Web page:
Podcast: Globalised cities and their discontents

London and New York, united in being disdained. Image: Getty.

Some dates are destined to live in infamy. 1066; August 4th, 1914.

This is not one of those dates.

It is, however, a pretty big day for us as it sees the release of the first ever episode of Skylines, the CityMetric podcast. On it, you can hear Barbara and I talk about a topic that's pretty close to many a metropolitan liberal's heart: why does everyone seem to hate us? Or, to be more specific, what is it about world cities like London that seems to inspire as much loathing as admiration?

To help us answer this question, we talk to Tom Forth, the writer, consultant and professional Yorkshireman, to get a northern view on London's dominance. We also talk to Elizabeth Minkel to get a US perspective on both London and New York.

From here on in, with the help of our excellent producer Roifield Brown, we're planning to do one of these every two weeks. You can find us on Acast here. You can also subscribe to our RSS feed, or on iTunes

Or you can just listen to the latest episode right here:

Some relevant links...

  • Tom Forth is the man who revealed that the UK's airport isn't in London at all. It's actually in Amsterdam. He's on Twitter, probably shouting about regional injustice, as @thomasforth.
  • Back in January 2015, Elizabeth Minkel wrote this great piece for us on NYC's reaction to Winter Storm Juno (" there’s a sudden realisation that residents of four out of the five New York City boroughs live on islands"). She's also on Twitter as @elizabethminkel, and has her own podcast, Fansplaining, co-hosted with Flourish Klink.
  • Lastly, here's our map of the week, showing that all roads really do lead to Rome:

You can read more about it here.


Here's a helpful reminder that you can subscribe to the podcast via our RSS feed, or on iTunesYou can also find us on Acast here

 
 
 
 

As EU funding is lost, “levelling up” needs investment, not just rhetoric

Oh, well. Image: Getty.

Regional inequality was the foundation of Boris Johnson’s election victory and has since become one of the main focuses of his government. However, the enthusiasm of ministers championing the “levelling up” agenda rings hollow when compared with their inertia in preparing a UK replacement for European structural funding. 

Local government, already bearing the brunt of severe funding cuts, relies on European funding to support projects that boost growth in struggling local economies and help people build skills and find secure work. Now that the UK has withdrawn its EU membership, councils’ concerns over how EU funds will be replaced from 2021 are becoming more pronounced.

Johnson’s government has committed to create a domestic structural funding programme, the UK Shared Prosperity Fund (UKSPF), to replace the European Structural and Investment Fund (ESIF). However, other than pledging that UKSPF will “reduce inequalities between communities”, it has offered few details on how funds will be allocated. A public consultation on UKSPF promised by May’s government in 2018 has yet to materialise.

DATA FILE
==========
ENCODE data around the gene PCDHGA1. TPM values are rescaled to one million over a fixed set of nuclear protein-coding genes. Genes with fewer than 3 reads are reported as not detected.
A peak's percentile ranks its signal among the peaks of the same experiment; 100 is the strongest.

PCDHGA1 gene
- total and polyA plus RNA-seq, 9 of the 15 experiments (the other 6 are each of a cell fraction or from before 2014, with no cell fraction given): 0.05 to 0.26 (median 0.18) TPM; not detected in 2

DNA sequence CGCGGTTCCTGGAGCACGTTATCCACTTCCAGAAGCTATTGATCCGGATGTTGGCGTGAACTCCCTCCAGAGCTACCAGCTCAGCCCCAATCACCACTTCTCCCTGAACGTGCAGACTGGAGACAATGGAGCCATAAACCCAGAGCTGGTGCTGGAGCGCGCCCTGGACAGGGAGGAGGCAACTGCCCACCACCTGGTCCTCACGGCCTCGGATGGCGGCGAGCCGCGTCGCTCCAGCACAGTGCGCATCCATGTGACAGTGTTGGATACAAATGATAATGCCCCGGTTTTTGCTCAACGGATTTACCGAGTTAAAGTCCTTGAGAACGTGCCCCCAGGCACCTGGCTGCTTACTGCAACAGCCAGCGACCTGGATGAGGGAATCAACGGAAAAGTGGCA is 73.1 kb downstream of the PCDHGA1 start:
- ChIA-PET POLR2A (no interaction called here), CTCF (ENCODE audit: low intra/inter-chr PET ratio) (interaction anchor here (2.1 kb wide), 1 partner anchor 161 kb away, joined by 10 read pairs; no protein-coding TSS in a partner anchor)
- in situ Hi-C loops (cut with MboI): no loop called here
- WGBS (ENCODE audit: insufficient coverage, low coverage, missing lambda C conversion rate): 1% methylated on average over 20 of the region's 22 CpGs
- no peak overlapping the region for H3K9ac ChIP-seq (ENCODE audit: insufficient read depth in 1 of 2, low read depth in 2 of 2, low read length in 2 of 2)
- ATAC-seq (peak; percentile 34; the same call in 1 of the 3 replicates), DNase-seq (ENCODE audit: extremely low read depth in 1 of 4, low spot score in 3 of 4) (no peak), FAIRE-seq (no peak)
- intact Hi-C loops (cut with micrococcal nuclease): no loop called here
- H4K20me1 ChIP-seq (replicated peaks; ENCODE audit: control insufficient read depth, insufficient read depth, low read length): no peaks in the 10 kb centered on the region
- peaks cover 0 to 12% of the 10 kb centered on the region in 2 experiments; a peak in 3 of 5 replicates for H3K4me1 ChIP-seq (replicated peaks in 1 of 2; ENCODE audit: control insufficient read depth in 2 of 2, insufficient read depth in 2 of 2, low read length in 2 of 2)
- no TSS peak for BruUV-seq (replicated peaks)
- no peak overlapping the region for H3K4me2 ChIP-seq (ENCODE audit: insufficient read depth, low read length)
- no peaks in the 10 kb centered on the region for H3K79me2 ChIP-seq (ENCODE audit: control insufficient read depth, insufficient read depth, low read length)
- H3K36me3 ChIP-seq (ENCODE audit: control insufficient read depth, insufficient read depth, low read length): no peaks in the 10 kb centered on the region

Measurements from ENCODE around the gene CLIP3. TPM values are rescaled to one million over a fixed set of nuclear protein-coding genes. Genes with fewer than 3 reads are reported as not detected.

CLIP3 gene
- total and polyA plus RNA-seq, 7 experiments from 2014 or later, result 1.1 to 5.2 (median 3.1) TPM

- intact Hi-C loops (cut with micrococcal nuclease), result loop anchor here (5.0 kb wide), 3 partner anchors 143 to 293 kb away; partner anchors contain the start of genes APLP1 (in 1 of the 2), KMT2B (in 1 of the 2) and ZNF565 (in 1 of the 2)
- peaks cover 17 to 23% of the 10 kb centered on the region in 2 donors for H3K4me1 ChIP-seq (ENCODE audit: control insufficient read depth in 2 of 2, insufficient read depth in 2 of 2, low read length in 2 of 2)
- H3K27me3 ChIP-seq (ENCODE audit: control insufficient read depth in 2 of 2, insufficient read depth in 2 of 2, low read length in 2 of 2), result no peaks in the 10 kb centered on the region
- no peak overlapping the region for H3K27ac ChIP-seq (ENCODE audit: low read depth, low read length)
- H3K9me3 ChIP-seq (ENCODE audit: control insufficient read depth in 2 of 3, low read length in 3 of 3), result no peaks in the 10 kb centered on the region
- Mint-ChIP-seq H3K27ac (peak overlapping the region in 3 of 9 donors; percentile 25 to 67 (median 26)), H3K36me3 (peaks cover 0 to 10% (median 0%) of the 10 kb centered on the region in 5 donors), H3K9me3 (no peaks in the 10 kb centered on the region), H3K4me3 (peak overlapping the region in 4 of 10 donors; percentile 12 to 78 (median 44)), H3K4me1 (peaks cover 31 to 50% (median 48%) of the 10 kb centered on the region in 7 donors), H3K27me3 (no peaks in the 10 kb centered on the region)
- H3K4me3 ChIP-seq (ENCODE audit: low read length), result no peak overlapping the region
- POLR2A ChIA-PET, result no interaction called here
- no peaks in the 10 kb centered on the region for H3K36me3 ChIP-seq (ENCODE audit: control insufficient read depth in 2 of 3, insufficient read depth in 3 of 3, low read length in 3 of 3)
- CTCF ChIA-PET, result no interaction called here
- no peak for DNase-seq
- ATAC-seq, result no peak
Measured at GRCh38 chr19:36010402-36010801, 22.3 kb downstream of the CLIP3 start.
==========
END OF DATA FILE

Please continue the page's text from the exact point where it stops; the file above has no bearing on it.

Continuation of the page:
The government’s continued silence on UKSPF is generating a growing sense of unease among councils, especially after the failure of successive governments to prioritise investment in regional development. Indeed, inequalities within the UK have been allowed to grow so much that the UK’s poorest region by EU standards (West Wales & the Valleys) has a GDP of 68 per cent of the average EU GDP, while the UK’s richest region (Inner London) has a GDP of 614 per cent of the EU average – an intra-national disparity that is unique in Europe. If the UK had remained a member of the EU, its number of ‘less developed’ regions in need of most structural funding support would have increased from two to five in 2021-27: South Yorkshire, Tees Valley & Durham and Lincolnshire joining Cornwall & Isles of Scilly and West Wales & the Valley. Ministers have not given guarantees that any region, whether ‘less developed’ or otherwise, will obtain the same amount of funding under UKSPF to which they would have been entitled under ESIF.


The government is reportedly contemplating changing the Treasury’s fiscal rules so public spending favours programmes that reduce regional inequalities as well as provide value for money, but this alone will not rebalance the economy. A shared prosperity fund like UKSPF has the potential to be the master key that unlocks inclusive growth throughout the country, particularly if it involves less bureaucracy than ESIF and aligns funding more effectively with the priorities of local people. 

In NLGN’s Community Commissioning report, we recommended that this funding should be devolved to communities directly to decide local priorities for the investment. By enabling community ownership of design and administration, the UK government would create an innovative domestic structural funding scheme that promotes inclusion in its process as well as its outcomes.

NLGN’s latest report, Cultivating Local Inclusive Growth: In Practice, highlights the range of policy levers and resources that councils can use to promote inclusive growth in their area. It demonstrates that, through collaboration with communities and cross-sector partners, councils are already doing sterling work to enhance economic and social inclusion. Their efforts could be further enhanced with a fund that learns lessons from ESIF’s successes and flaws: a UKSPF that is easier to access, designed and delivered by local communities, properly funded, and specifically targeted at promoting social and economic inclusion in regions that need it most. “Getting Brexit done” was meant to free up the government’s time to focus once more on pressing domestic priorities. “Getting inclusive growth done” should be at the top of any new to-do list.

Charlotte Morgan is senior researcher at the New Local Government Network.